“Smart Choices” Food Label Recommends “Froot Loops”

smart-choice-toucanBy Carly Smolak

As if our obsessive-compulsive nutrition culture was not frenetic enough with the deluge of conflicting reports and industry funded studies about diet, a new food labeling project called “Smart Choices” has recently unveiled its pseudo certification to help shoppers identify “smarter food and beverage choices.”

“Smarter Choices” for consumers include Froot Loops and Cocoa Crispies. Yes, that’s right, sugar-laden cereals are considered smarter dietary choices according to the certification. Ellen T. Kennedy, a researcher from Tufts who presides over the “Smart Choices” board (apparently unpaid), defended products endorsed by the label in a New York Times interview, arguing that sugary cereals are a better choice than a donut.

Right. And a donut is better than a bag of crack. Perhaps they should reconsider blacklisting fried, sugary confections.

From the Smart Choices Website Media Section
From the Smart Choices Website Media Section

The program’s criteria is supposedly based on government dietary guidelines, standards that suspiciously align with corporate food industry interests. Not unlike the FDA’s food regulations, it comes as no surprise that the “Smart Choice” label is backed by major food corporations like ConAgra Foods, General Mills, Kraft Foods, PepsiCo, Unilever, and Tyson Foods. What’s more is that fees for bearing the “Smart Choice” label are based on the sales of those products that carry the seal. Translated, this means that it is in the interest of “Smart Seal” to stamp a label on the most widely consumed products—processed foods– the same products that are largely responsible for America’s obesity epidemic.

Yet another misleading dietary guideline while we are trying to get sugary sodas and processed foods out of our school systems with experts repeatedly finding that the healthiest diets are comprised of primarily of whole, unprocessed foods. All of this amidst an unrelenting obesity epidemic and whirlwinds of diet fads.

Corrupt federal food recommendations are the crumbly foundation upon which the massive food epidemic is built. What we need is an independent recommendation for dietary consumption that is insulated from the lobbying power of industry. What we are witnessing right now is a nutritional house of cards, built upon the ill advised federal nutritional guidelines that were constructed specifically to increase demand of corporate processed foods.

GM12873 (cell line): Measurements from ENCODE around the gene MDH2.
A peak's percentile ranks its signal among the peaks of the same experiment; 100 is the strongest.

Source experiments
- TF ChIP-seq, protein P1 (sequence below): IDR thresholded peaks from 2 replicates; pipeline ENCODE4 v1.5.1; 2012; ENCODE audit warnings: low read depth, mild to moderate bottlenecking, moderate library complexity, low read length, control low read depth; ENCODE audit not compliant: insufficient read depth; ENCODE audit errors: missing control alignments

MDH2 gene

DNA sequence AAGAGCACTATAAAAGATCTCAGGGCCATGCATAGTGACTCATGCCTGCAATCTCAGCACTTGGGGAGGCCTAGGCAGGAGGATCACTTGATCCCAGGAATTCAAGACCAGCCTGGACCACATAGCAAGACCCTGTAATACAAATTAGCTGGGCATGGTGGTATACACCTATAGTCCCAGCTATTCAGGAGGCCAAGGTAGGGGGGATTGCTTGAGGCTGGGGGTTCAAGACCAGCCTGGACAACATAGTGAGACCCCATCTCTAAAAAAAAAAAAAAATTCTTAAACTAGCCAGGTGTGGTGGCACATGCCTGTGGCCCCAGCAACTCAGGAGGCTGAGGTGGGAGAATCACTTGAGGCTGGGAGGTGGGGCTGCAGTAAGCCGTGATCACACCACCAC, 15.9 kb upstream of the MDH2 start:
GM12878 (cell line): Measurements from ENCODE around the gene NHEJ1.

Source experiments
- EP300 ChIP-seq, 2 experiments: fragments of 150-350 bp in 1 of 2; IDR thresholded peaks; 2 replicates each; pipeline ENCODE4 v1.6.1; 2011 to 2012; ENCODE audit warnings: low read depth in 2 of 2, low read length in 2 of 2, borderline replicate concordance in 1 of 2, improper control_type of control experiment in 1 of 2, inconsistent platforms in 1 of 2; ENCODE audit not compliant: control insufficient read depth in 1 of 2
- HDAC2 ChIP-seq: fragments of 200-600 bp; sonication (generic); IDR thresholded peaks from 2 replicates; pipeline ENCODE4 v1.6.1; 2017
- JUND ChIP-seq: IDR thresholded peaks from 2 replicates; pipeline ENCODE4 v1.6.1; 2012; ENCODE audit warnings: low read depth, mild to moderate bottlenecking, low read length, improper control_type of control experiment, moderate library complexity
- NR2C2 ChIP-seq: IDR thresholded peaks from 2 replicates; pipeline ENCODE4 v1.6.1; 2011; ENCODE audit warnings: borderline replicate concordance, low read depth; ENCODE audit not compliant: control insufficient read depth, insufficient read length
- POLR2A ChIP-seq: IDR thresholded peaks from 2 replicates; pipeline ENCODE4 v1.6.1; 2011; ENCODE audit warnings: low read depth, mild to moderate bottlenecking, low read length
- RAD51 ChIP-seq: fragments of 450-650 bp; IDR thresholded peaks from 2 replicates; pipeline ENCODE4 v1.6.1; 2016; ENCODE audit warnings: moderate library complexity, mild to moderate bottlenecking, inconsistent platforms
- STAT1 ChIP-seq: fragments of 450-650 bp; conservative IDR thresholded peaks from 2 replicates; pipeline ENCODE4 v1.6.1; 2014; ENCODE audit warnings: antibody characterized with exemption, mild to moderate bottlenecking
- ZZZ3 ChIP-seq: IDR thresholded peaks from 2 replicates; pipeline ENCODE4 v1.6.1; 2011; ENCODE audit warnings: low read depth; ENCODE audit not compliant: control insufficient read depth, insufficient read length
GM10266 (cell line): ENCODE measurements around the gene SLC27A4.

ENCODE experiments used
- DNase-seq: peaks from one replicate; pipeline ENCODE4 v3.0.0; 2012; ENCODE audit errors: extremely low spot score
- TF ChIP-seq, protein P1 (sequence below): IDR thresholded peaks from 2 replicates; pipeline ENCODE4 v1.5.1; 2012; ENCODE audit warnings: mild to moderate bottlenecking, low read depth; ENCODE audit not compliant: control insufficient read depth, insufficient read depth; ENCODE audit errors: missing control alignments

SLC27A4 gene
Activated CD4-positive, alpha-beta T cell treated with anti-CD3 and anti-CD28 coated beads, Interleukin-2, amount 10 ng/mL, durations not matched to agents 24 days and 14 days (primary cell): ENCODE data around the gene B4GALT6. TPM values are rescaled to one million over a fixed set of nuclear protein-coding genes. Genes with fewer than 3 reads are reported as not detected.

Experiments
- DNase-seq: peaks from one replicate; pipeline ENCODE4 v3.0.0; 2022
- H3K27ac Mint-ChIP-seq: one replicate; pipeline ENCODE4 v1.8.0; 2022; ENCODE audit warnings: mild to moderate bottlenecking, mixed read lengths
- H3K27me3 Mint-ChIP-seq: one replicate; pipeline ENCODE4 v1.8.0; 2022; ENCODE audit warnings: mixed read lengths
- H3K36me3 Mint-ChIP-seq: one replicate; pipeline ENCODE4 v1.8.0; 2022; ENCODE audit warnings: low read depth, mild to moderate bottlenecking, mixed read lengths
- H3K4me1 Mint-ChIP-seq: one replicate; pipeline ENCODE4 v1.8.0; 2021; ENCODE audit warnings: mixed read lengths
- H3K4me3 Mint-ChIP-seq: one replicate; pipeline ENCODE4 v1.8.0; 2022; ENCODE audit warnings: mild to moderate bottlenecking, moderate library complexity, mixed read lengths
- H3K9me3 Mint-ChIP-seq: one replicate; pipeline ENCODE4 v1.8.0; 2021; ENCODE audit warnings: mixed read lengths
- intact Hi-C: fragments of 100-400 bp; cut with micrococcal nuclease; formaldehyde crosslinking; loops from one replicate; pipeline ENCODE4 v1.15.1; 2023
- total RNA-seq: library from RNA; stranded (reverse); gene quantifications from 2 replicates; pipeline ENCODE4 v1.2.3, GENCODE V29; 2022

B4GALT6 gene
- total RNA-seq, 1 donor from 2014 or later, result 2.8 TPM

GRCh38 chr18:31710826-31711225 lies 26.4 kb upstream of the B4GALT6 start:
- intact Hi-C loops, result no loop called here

In Michael Pollan’s “In Defense of Food,” he famously suggests that we should “Eat Food. Not too much. Mostly plants.” Instead of such rational advice, large agribusiness, he argues, encourages consumers to focus on eliminating certain macronutrients in a trend like fashion. The low-fat trend evolved into a low-carb mania. But what these health crazes really end up doing is INCREASING overall consumption. As Pollan points out, the American population is fairly stable, and stomachs aren’t getting any bigger. The only way to grow the market, therefore, is to increase per capita consumption. And that is exactly what these fads do. The “Smart Choice” seal is just another tool to keep consumer demand of processed foods high.

What’s surprising about all of this is that poisoning your consumers is just bad business. Instead of backing false advertising, like “Smart Choice,” these large companies should be thinking about how to better serve their customers. This will undoubtedly involve visionary leadership and tough decisions. Because America’s food dysphoria is one giant clinical trial, and the proof will continue to be in the pudding. We witnessed what happened when the American car companies chose to invest in false advertising and lobbying against fuel efficiency standards instead of adapting to a changing world. Maybe large food companies are next.


Carly Smolak has a BA from Stanford and is finishing her MBA in sustainable management at Presidio Graduate School in San Francisco. Her interests revolve around sustainable food production, finance, and sustainable business consulting. She lives in Oakland where she spends her spare time gardening, cooking, cycling, and surfing.

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